These findings suggest that differences in the life styles of families whatever their importance may be for many aspects of children's lives make little long-term difference for the skills measured by intelligence tests. Non-shared family environment and environment outside the family[ edit ] Although parents treat their children differently, such differential treatment explains only a small amount of non-shared environmental influence. One suggestion is that children react differently to the same environment due to different genes.
More likely influences may be the impact of peers and other experiences outside the family. This factor may be one of the reasons why IQ score correlations between siblings decreases as they get older. Phenylketonuria is an example,  with publications demonstrating the capacity of phenylketonuria to produce a reduction of 10 IQ points on average. Knowns and Unknowns" also stated that: Thus it is not yet clear whether these studies apply to the population as a whole.
It remains possible that, across the full range of income and ethnicity, between-family differences have more lasting consequences for psychometric intelligence. The children's IQs initially averaged 77, putting them near retardation. Most were abused or neglected as infants, then shunted from one foster home or institution to the next. Nine years later after adoption, when they were on average 14 years old, they retook the IQ tests, and all of them did better.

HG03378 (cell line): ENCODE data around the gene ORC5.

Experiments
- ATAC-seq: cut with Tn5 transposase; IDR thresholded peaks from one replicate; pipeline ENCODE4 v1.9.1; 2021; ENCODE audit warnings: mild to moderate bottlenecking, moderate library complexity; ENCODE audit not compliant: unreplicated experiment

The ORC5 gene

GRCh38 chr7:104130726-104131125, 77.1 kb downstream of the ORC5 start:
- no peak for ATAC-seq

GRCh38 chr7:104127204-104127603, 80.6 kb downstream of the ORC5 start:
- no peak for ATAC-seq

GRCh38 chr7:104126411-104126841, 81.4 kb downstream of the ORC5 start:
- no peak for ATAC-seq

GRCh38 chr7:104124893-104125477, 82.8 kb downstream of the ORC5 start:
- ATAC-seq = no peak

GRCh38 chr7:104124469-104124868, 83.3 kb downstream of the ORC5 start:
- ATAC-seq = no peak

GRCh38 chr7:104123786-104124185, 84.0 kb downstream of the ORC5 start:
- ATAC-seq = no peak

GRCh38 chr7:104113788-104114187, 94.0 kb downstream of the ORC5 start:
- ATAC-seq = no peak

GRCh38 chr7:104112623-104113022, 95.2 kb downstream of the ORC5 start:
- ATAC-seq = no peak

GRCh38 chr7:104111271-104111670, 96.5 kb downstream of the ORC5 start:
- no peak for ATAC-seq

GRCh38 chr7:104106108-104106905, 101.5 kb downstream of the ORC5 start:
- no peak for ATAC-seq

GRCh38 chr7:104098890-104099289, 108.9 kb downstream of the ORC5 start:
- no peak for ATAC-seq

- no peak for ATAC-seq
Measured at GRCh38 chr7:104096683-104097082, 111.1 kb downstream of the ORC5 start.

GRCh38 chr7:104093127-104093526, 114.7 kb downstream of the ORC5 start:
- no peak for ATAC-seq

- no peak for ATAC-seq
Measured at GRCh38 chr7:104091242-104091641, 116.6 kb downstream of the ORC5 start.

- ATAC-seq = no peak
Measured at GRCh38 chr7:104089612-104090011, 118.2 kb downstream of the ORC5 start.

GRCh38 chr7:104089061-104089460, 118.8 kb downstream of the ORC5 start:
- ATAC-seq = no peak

The amount they improved was directly related to the adopting family's socioeconomic status. The average IQ scores of youngsters placed in well-to-do homes climbed more than 20 points, to Adopting families tend to be more similar on, for example, socio-economic status than the general population, which suggests a possible underestimation of the role of the shared family environment in previous studies.
There was not any statistically significant interaction for non-verbal ability, but the heritability of verbal ability was found to be higher in low-SES and high-risk environments. They argued that heritability increases during childhood and adolescence, and even increases greatly between 16—20 years of age and adulthood, so one should be cautious drawing conclusions regarding the role of genetics from studies where the participants are not adults.
Furthermore, the studies typically did not examine if IQ gains due to adoption were on the general intelligence factor g. By contrast, the adopted children's g mainly depended on their biological parents SES, which implied that g is more difficult to environmentally change.
These studies showed that while the adoptive parents' IQ does correlate with adoptees' IQ in early life, when the adoptees reach adolescence the correlation has faded and disappeared.